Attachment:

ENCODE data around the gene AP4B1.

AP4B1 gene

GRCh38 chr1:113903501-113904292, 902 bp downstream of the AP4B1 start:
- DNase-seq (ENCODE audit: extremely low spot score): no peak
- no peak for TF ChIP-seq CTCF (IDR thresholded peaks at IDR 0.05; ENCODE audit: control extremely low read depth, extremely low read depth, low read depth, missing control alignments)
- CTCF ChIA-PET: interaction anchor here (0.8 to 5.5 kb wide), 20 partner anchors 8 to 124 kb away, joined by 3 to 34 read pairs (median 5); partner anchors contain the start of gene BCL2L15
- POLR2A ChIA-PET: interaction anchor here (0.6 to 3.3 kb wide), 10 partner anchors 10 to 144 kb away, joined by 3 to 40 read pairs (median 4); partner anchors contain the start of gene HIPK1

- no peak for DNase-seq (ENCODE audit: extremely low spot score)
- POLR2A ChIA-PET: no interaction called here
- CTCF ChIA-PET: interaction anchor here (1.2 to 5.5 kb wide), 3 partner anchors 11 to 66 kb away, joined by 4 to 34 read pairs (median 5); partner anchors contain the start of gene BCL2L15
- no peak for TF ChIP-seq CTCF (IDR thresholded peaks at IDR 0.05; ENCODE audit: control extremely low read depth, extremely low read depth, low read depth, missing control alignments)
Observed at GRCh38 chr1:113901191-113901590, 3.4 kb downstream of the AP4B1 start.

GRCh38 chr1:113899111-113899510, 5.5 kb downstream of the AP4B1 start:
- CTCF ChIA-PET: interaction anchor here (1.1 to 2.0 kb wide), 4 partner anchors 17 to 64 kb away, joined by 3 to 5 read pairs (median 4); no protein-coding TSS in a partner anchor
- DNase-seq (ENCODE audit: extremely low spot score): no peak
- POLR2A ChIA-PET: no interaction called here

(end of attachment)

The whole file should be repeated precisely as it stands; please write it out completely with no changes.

ENCODE data around the gene AP4B1.

AP4B1 gene

GRCh38 chr1:113903501-113904292, 902 bp downstream of the AP4B1 start:
- DNase-seq (ENCODE audit: extremely low spot score): no peak
- no peak for TF ChIP-seq CTCF (IDR thresholded peaks at IDR 0.05; ENCODE audit: control extremely low read depth, extremely low read depth, low read depth, missing control alignments)
- CTCF ChIA-PET: interaction anchor here (0.8 to 5.5 kb wide), 20 partner anchors 8 to 124 kb away, joined by 3 to 34 read pairs (median 5); partner anchors contain the start of gene BCL2L15
- POLR2A ChIA-PET: interaction anchor here (0.6 to 3.3 kb wide), 10 partner anchors 10 to 144 kb away, joined by 3 to 40 read pairs (median 4); partner anchors contain the start of gene HIPK1

- no peak for DNase-seq (ENCODE audit: extremely low spot score)
- POLR2A ChIA-PET: no interaction called here
- CTCF ChIA-PET: interaction anchor here (1.2 to 5.5 kb wide), 3 partner anchors 11 to 66 kb away, joined by 4 to 34 read pairs (median 5); partner anchors contain the start of gene BCL2L15
- no peak for TF ChIP-seq CTCF (IDR thresholded peaks at IDR 0.05; ENCODE audit: control extremely low read depth, extremely low read depth, low read depth, missing control alignments)
Observed at GRCh38 chr1:113901191-113901590, 3.4 kb downstream of the AP4B1 start.

GRCh38 chr1:113899111-113899510, 5.5 kb downstream of the AP4B1 start:
- CTCF ChIA-PET: interaction anchor here (1.1 to 2.0 kb wide), 4 partner anchors 17 to 64 kb away, joined by 3 to 5 read pairs (median 4); no protein-coding TSS in a partner anchor
- DNase-seq (ENCODE audit: extremely low spot score): no peak
- POLR2A ChIA-PET: no interaction called here